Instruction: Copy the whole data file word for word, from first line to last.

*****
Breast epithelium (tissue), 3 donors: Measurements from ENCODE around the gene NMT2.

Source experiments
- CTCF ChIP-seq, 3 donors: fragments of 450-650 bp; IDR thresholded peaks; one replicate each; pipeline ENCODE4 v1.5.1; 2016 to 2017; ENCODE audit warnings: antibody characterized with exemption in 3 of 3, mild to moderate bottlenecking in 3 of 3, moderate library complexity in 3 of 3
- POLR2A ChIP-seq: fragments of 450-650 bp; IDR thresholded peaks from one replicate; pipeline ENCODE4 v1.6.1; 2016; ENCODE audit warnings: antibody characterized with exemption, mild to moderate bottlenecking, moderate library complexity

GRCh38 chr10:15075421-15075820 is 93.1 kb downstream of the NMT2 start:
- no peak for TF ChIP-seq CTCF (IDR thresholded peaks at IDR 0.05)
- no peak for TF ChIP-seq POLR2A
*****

Breast epithelium (tissue), 3 donors: Measurements from ENCODE around the gene NMT2.

Source experiments
- CTCF ChIP-seq, 3 donors: fragments of 450-650 bp; IDR thresholded peaks; one replicate each; pipeline ENCODE4 v1.5.1; 2016 to 2017; ENCODE audit warnings: antibody characterized with exemption in 3 of 3, mild to moderate bottlenecking in 3 of 3, moderate library complexity in 3 of 3
- POLR2A ChIP-seq: fragments of 450-650 bp; IDR thresholded peaks from one replicate; pipeline ENCODE4 v1.6.1; 2016; ENCODE audit warnings: antibody characterized with exemption, mild to moderate bottlenecking, moderate library complexity

GRCh38 chr10:15075421-15075820 is 93.1 kb downstream of the NMT2 start:
- no peak for TF ChIP-seq CTCF (IDR thresholded peaks at IDR 0.05)
- no peak for TF ChIP-seq POLR2A